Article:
The famous arches of Diwan-i-Am

Diwan-i-Am, Agra

What to packย  – anything in particular?

Team ‘travel light’ might want to turn away now.

None of the hotels I stayed in had a shop that sold toiletries (just souvenirs), but they all provided toiletries in your room – shower gels, soaps, creams etc…so if you’re particular about what you put on your skin, make sure you bring the things you need because you probably won’t be able to find them on a whim if you forget anything. ๐Ÿ’กGet them at the airport if you’re tight for Kgs.

I always pack heaps of first aid products whenever I go abroad, and India was no exception, in fact I took more than usual – just in case, especially travelling solo. I took a lot of upset stomach tablets and hydration salts – plus a good supply of hand gel, lots of antibacterial and antiseptic products and a mammoth amount of insect repellent. ๐Ÿค’

Even though I didn’t need most of it (thankfully), I’m glad I had it with me, and left it all behind in a hotel before leaving for the airport – I’m sure it will all have gone to a good home! ๐Ÿ‘

Take a travel adapter – I took two, in case one stopped working ๐Ÿ™ˆ ๐Ÿ™‰ ๐Ÿ™Šย 

Initially I planned to pack summer and winter clothes. Why? Because I’d read somewhere that Jan-Feb can see freezing temperatures that spread down to Delhi from the Himalayas.

Jumpers, thermals, woolly hat and scarf and snow boots, along with light floaty cotton things insect repellent and and flip flopsโ€ฆ.were all on the list. ๐Ÿคชย 

However, the weeks leading up to my trip were showing progressively warmer temperatures, to the point where I felt happy to leave the winter gear behind – but you still need a few warm things for early in the morning/evening when it gets a bit chilly.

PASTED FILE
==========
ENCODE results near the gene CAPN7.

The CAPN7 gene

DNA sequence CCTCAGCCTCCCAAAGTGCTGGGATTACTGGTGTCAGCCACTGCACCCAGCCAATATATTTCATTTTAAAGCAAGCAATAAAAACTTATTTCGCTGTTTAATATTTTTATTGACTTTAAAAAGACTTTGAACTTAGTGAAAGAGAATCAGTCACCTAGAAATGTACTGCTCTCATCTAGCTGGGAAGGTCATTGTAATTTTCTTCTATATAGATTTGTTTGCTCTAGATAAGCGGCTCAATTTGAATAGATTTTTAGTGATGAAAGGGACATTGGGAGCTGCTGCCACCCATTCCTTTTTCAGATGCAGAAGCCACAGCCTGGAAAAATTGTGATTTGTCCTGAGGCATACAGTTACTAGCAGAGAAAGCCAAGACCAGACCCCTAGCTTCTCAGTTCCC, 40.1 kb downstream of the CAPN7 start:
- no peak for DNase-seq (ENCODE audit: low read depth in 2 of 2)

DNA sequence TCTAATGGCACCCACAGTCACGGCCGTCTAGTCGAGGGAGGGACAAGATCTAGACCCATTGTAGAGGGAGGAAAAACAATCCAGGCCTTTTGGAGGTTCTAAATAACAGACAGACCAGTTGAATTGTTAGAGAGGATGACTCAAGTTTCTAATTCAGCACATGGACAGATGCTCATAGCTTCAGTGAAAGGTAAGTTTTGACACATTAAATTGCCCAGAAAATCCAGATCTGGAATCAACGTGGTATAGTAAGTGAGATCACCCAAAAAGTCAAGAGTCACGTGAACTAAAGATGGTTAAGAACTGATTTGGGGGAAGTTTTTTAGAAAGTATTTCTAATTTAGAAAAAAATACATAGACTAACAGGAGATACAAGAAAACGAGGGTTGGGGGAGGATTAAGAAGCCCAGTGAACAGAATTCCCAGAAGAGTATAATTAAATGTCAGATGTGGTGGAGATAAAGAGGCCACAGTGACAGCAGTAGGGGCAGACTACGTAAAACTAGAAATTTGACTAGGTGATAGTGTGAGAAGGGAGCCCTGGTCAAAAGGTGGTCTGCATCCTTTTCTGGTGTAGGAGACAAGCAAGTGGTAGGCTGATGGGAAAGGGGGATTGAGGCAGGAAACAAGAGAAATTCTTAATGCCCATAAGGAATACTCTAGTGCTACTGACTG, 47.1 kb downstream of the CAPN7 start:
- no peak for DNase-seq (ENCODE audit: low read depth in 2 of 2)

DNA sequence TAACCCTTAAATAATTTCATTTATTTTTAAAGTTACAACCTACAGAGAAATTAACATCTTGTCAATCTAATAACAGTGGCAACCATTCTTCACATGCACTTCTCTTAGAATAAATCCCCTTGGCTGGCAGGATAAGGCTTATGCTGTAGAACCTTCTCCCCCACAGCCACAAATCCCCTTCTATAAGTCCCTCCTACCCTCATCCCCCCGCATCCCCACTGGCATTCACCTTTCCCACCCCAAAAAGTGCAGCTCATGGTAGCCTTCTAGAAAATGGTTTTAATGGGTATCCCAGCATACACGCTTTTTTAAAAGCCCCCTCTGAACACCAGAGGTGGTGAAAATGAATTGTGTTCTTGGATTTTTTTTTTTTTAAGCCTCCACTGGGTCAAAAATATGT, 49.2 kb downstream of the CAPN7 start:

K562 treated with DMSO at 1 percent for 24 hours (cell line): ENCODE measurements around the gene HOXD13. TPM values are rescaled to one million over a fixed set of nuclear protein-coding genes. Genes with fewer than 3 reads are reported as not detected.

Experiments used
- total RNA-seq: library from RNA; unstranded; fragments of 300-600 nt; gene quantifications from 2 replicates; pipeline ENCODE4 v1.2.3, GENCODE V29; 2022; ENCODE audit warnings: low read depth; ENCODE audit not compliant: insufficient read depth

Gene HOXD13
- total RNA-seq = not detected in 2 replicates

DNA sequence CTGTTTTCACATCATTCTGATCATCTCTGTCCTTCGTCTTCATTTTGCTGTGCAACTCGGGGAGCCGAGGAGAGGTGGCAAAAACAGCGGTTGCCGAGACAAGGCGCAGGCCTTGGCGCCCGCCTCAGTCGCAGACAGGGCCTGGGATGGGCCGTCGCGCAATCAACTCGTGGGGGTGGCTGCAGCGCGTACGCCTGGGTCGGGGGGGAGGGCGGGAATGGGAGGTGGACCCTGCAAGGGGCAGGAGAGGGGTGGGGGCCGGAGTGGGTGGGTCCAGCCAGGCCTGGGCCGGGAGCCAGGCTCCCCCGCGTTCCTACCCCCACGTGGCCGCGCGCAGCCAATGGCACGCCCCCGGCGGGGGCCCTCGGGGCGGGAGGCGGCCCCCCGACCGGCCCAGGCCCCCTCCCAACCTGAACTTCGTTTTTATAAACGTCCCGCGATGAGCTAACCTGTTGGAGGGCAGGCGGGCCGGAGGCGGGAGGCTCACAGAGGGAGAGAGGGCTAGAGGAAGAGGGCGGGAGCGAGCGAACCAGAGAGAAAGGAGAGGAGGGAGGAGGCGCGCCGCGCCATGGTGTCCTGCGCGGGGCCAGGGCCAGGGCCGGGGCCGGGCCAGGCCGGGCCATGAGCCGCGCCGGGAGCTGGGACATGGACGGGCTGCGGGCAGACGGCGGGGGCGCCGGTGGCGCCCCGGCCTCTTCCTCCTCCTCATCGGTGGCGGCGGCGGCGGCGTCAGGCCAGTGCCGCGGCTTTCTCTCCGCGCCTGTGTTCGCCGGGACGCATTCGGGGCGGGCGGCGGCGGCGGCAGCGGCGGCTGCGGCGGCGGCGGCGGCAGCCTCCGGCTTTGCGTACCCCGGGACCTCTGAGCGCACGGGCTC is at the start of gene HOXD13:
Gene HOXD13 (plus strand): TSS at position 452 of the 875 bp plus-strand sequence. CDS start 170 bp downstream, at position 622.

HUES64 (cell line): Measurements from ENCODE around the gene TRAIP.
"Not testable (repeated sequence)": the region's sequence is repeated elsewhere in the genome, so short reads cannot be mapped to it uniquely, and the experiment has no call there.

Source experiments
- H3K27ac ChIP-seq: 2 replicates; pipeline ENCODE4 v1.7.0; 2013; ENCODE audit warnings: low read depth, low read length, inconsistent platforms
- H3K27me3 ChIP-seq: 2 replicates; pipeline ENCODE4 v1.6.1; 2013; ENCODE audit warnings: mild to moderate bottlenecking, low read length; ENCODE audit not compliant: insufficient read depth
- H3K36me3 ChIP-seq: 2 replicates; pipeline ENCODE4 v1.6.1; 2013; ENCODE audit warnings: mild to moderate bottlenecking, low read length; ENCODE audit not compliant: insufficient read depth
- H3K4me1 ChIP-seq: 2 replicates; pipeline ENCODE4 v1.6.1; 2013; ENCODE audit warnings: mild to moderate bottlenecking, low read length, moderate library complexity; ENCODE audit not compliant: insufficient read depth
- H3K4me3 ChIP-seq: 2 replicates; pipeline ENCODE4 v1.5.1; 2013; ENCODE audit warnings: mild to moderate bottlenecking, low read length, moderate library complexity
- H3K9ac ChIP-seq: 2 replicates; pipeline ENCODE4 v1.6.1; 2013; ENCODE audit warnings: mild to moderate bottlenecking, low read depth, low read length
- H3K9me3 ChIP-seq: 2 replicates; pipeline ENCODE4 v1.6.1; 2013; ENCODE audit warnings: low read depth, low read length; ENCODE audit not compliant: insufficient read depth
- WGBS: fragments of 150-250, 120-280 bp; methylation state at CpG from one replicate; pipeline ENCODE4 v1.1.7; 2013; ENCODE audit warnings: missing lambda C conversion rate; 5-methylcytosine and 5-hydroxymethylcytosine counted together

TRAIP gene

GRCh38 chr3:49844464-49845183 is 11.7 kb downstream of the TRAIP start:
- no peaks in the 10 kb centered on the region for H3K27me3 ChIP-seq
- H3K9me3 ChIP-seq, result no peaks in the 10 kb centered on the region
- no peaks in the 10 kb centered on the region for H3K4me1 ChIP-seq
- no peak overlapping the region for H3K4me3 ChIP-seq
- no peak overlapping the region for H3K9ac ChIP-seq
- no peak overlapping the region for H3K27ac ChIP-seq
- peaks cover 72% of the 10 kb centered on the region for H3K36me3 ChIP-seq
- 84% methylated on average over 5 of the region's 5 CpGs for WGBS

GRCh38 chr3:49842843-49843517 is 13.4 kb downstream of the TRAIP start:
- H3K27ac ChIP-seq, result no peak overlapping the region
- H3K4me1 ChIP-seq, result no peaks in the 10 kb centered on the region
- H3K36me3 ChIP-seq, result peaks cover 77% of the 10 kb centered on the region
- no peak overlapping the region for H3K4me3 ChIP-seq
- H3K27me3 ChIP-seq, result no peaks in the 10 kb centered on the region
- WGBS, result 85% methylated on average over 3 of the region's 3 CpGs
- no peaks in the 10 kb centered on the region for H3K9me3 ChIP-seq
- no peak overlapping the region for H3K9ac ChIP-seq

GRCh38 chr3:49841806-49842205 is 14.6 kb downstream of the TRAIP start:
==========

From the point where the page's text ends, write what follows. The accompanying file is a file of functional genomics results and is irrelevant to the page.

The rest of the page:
Farewell India ๐Ÿ˜˜ x

A random thing I noticed at the end of my stay was that all the hotels I stayed in had doorbells on the room door – I don’t think I’ve ever come across that before anywhere else – nice touch!

Another thing about the hotels – they all seemed to have very generously sized rooms – which is always a huge plus!

The last breakfast….

Going through Delhi airport to get home was a lot quicker and easier than it was getting through immigration to get in….that took forever, be prepared for that!ย  ๐Ÿ˜

Toilet signs for ladies and gents!

At Delhi Airport, waiting to board โœˆ๏ธ

Delhi airport is very big, modern and you’ll be spoilt for choice for souvenir shopping, plus it has everything else you’d expect to see in duty free, brand name clothes, food, books etc.. they took sterling as well as cards once I’d spent all my left over rupees.

Thank you for having me, India!! It’s been exciting, enlightening, thought provoking and an absolute pleasure to have been your guest for a short but sweet time. ๐Ÿ™ ๐Ÿ’›

Would I go to India again?

Yes, India is so vast and varied, with a lot more to see and experience so how could I possibly say no.

I got talking to a local seller, (who persisted to no end, trying to get be to buy a bag of about 20 elephant key rings that I didn’t want) and started asking him questions to make him stop talking about the key rings.

He suggested I should come back in November for Diwali – he said it’s a beautiful time to be in India, to witness the festival of light, and that I’d enjoy it, especially seeing the candles and light displays at night.

I didn’t get his name, but when I asked if he had visited any other countries – he proudly declared that he has spent time working in Columbia, and that he enjoyed it, he said Columbia is a nice place and he also speaks Spanish as well as Hindi.

Not surprisingly, when asked which country he preferred, he proudly declared that as nice as Columbia was, “India is the best”. ๐Ÿ˜‰

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63 thoughts on “Lets Talk About India: Animals, Food, Hustlers, Marriage and more…

  1. Pingback: Lets Talk About India: Animals, Food, Hustlers, Marriage and moreโ€ฆ – Site Title

  2. usfman

    Cheryl: